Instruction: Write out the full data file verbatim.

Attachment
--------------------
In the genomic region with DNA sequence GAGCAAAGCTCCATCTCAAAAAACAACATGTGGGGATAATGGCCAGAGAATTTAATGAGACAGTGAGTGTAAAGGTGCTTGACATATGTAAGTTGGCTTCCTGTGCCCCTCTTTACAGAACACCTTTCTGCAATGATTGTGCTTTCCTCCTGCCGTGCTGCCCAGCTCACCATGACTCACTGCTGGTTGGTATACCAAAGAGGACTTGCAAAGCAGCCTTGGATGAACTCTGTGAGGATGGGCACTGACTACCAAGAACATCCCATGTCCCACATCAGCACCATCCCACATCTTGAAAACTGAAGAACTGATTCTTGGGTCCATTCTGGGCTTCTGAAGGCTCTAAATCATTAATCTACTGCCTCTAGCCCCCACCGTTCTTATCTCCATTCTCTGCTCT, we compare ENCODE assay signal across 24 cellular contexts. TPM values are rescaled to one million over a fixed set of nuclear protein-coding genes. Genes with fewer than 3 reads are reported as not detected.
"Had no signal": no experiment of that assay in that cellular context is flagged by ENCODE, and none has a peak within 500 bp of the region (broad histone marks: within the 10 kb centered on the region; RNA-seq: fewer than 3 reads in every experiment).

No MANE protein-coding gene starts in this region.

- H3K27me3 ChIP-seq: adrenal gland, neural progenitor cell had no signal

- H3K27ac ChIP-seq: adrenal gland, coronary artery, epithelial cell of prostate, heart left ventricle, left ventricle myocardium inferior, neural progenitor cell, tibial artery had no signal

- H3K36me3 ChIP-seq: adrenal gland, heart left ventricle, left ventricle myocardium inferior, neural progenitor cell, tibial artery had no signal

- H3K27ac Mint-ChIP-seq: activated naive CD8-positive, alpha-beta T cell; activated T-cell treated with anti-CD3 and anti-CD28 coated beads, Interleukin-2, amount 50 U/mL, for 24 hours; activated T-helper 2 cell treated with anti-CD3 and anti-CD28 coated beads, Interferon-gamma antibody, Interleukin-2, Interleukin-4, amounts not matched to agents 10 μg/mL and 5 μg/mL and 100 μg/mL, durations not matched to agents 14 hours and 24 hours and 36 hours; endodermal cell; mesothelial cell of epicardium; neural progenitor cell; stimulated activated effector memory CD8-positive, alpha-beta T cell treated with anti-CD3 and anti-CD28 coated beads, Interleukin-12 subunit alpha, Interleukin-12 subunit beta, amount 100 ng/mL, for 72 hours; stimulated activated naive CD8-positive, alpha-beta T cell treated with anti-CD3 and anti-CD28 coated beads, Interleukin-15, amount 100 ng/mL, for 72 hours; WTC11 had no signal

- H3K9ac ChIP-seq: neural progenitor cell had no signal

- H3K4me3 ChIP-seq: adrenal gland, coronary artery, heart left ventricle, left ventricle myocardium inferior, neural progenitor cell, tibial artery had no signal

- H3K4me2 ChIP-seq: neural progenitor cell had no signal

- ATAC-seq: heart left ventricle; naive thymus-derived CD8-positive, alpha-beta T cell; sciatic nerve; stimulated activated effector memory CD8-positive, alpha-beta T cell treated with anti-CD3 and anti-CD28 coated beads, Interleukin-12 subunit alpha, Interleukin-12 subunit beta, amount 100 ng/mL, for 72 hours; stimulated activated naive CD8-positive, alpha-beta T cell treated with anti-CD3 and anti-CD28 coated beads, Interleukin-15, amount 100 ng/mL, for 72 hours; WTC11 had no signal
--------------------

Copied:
In the genomic region with DNA sequence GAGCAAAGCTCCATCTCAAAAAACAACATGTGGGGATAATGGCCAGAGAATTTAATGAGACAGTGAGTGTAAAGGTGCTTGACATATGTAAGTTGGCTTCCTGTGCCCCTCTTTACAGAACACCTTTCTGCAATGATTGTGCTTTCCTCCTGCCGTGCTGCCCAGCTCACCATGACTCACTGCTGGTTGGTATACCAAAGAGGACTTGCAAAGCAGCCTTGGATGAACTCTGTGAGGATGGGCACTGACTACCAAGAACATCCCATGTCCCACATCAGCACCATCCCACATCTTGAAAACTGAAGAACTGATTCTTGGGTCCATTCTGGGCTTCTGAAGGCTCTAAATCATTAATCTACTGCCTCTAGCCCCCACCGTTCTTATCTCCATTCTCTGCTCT, we compare ENCODE assay signal across 24 cellular contexts. TPM values are rescaled to one million over a fixed set of nuclear protein-coding genes. Genes with fewer than 3 reads are reported as not detected.
"Had no signal": no experiment of that assay in that cellular context is flagged by ENCODE, and none has a peak within 500 bp of the region (broad histone marks: within the 10 kb centered on the region; RNA-seq: fewer than 3 reads in every experiment).

No MANE protein-coding gene starts in this region.

- H3K27me3 ChIP-seq: adrenal gland, neural progenitor cell had no signal

- H3K27ac ChIP-seq: adrenal gland, coronary artery, epithelial cell of prostate, heart left ventricle, left ventricle myocardium inferior, neural progenitor cell, tibial artery had no signal

- H3K36me3 ChIP-seq: adrenal gland, heart left ventricle, left ventricle myocardium inferior, neural progenitor cell, tibial artery had no signal

- H3K27ac Mint-ChIP-seq: activated naive CD8-positive, alpha-beta T cell; activated T-cell treated with anti-CD3 and anti-CD28 coated beads, Interleukin-2, amount 50 U/mL, for 24 hours; activated T-helper 2 cell treated with anti-CD3 and anti-CD28 coated beads, Interferon-gamma antibody, Interleukin-2, Interleukin-4, amounts not matched to agents 10 μg/mL and 5 μg/mL and 100 μg/mL, durations not matched to agents 14 hours and 24 hours and 36 hours; endodermal cell; mesothelial cell of epicardium; neural progenitor cell; stimulated activated effector memory CD8-positive, alpha-beta T cell treated with anti-CD3 and anti-CD28 coated beads, Interleukin-12 subunit alpha, Interleukin-12 subunit beta, amount 100 ng/mL, for 72 hours; stimulated activated naive CD8-positive, alpha-beta T cell treated with anti-CD3 and anti-CD28 coated beads, Interleukin-15, amount 100 ng/mL, for 72 hours; WTC11 had no signal

- H3K9ac ChIP-seq: neural progenitor cell had no signal

- H3K4me3 ChIP-seq: adrenal gland, coronary artery, heart left ventricle, left ventricle myocardium inferior, neural progenitor cell, tibial artery had no signal

- H3K4me2 ChIP-seq: neural progenitor cell had no signal

- ATAC-seq: heart left ventricle; naive thymus-derived CD8-positive, alpha-beta T cell; sciatic nerve; stimulated activated effector memory CD8-positive, alpha-beta T cell treated with anti-CD3 and anti-CD28 coated beads, Interleukin-12 subunit alpha, Interleukin-12 subunit beta, amount 100 ng/mL, for 72 hours; stimulated activated naive CD8-positive, alpha-beta T cell treated with anti-CD3 and anti-CD28 coated beads, Interleukin-15, amount 100 ng/mL, for 72 hours; WTC11 had no signal